Call us

Europe’s power is built upon its social contract

Laura Rayner , Tommaso Grossi

Date: 28/11/2022

Following decades of neoliberal policies and austerity measures, welfare states have struggled to handle emerging new social risks, which have further deteriorated social cohesion, working conditions, and inequalities.

Indeed, the welfare state is the pragmatic implementation of the social contract, supporting employees whose income is interrupted due to illness, unemployment, or retirement, offering public services like healthcare and education, and keeping society and the economy afloat during economic downturns. As Europe's welfare states scramble to react to additional disruptive and external shocks, the problem has become more pressing.

In this era of permacrisis, the EU must be forced to acknowledge the enormous significance of its social contract. Modernising the European social model has the potential to lessen the appeal of populist parties by reducing socioeconomic inequality and facilitating the twin transition.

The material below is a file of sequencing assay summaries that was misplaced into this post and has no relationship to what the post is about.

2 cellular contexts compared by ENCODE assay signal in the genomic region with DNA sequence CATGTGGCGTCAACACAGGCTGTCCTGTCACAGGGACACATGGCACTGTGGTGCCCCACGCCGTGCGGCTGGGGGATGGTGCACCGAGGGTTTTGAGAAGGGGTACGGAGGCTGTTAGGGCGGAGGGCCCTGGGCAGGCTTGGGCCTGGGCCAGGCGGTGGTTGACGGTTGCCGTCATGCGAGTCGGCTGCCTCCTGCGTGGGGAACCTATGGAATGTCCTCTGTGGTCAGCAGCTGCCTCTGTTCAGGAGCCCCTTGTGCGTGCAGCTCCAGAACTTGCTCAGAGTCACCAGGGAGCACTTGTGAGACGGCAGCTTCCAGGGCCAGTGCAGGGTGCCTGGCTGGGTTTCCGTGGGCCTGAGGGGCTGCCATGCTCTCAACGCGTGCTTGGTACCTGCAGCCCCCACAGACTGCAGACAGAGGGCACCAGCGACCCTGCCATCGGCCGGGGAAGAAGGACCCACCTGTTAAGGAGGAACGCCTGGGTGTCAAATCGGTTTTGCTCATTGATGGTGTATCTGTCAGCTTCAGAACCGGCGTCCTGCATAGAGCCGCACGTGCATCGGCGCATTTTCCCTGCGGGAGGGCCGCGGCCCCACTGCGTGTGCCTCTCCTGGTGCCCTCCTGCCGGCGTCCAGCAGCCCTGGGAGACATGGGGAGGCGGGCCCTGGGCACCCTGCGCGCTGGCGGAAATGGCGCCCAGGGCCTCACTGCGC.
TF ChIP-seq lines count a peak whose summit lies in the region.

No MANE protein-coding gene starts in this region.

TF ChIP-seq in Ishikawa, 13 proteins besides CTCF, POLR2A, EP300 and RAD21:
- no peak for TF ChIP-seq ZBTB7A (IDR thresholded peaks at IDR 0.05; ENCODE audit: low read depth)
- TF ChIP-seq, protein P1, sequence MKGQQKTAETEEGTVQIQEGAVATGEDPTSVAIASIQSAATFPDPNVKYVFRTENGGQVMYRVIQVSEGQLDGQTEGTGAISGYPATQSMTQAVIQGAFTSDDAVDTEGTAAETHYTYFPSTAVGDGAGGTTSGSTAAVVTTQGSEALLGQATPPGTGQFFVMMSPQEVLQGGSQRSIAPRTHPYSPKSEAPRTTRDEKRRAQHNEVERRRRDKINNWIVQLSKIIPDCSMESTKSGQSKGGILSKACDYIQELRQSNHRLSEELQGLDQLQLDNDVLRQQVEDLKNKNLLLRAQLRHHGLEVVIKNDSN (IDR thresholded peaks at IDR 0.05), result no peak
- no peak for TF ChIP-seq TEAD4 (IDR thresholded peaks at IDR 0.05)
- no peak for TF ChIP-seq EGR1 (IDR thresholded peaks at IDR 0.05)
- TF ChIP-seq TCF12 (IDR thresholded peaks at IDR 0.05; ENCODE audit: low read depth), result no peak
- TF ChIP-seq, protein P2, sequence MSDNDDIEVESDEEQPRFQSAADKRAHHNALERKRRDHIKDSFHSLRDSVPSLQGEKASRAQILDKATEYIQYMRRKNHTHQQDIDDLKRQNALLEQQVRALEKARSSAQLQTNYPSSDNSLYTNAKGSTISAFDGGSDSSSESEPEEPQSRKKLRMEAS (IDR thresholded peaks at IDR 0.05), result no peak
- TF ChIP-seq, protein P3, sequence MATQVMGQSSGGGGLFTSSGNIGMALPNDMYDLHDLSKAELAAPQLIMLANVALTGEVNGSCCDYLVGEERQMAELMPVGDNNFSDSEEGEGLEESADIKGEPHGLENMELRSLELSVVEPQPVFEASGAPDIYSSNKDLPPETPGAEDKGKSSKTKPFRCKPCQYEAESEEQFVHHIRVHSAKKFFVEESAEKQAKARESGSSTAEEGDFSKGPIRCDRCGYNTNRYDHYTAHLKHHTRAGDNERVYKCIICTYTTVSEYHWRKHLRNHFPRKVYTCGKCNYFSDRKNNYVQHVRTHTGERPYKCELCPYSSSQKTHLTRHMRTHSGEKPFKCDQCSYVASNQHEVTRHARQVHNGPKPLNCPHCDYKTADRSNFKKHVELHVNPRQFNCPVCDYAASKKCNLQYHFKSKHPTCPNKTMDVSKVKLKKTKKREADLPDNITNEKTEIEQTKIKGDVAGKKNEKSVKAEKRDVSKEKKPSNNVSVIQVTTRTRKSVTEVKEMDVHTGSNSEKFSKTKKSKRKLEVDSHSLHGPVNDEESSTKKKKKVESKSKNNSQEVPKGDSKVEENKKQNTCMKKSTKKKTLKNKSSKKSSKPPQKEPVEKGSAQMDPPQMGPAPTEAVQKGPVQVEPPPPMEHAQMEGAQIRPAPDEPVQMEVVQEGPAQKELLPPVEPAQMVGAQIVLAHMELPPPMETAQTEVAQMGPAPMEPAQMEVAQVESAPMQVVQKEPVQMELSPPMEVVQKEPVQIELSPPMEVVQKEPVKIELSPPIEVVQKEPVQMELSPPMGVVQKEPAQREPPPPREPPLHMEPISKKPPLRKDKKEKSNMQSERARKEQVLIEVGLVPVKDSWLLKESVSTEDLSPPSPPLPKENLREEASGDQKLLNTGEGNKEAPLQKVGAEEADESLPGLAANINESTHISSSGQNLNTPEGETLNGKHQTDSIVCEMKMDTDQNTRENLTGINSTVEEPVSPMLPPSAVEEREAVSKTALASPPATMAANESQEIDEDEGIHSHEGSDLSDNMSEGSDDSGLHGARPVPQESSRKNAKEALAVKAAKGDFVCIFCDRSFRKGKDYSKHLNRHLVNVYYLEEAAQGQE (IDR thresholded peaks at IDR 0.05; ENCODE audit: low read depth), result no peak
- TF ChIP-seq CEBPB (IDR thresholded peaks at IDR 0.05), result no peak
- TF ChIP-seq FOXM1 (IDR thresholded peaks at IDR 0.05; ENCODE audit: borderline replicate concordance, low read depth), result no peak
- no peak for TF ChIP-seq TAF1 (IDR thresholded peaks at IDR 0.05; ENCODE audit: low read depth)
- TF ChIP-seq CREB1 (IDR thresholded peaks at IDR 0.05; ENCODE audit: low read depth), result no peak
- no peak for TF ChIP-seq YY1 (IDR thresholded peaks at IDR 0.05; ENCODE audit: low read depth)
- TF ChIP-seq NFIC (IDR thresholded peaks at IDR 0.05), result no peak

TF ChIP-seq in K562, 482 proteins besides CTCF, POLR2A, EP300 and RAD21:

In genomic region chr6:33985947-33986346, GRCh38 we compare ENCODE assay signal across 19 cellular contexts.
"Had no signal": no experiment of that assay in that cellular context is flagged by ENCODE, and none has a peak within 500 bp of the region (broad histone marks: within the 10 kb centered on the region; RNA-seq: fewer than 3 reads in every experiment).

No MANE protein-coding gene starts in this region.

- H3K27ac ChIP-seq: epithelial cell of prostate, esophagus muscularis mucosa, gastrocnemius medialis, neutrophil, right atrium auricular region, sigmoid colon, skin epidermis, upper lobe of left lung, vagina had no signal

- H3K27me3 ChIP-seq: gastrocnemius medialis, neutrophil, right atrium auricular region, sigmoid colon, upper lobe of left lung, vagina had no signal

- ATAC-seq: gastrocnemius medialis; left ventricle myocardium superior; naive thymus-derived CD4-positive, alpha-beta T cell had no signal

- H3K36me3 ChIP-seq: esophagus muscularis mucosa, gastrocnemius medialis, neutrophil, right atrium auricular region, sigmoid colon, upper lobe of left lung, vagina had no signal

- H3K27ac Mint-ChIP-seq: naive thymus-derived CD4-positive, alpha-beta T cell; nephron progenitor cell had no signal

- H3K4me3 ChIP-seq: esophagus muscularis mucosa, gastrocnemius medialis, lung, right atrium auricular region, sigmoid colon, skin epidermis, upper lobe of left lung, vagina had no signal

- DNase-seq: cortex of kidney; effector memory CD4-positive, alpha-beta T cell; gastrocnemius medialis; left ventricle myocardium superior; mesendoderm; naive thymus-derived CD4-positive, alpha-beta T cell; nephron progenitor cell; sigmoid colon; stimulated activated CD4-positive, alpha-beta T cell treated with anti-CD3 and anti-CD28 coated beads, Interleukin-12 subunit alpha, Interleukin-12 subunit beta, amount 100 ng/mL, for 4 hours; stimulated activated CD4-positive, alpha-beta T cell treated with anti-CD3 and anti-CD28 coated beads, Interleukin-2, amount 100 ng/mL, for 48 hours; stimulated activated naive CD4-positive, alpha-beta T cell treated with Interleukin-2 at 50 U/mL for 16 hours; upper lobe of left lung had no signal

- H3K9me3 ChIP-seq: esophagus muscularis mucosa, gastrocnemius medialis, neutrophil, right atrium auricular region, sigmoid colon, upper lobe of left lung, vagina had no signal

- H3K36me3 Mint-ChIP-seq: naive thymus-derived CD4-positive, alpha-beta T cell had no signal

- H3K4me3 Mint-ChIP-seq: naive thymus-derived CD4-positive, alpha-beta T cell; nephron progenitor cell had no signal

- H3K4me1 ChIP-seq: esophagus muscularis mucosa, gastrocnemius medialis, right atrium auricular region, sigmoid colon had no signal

But the current challenges may prove too difficult for the EU to overcome without revitalisation and reinforcement. If going forward and reaching a resolution in the Union is tough now, future challenges might be unsolvable. Ultimately, Europe must first repair its deteriorating social contract if it hopes to be a strong and credible leader in this unsteady world.

This sixth Jubilee Think Piece raises provocative questions on the social contract as the EPC gears up to commemorate its 25th anniversary. It also opens the way for the Jubilee Conference, which will take place in Brussels on Thursday, 1 December.

Read the full paper here.

The latest from the EPC, right in your inbox
Sign up for our email newsletter
14-16 rue du Trône, 1000 Brussels, Belgium | Tel.: +32 (0)2 231 03 40
EU Transparency Register No. 
89632641000 47
Privacy PolicyUse of Cookies | Contact us | © 2019, European Policy Centre

edit afsluiten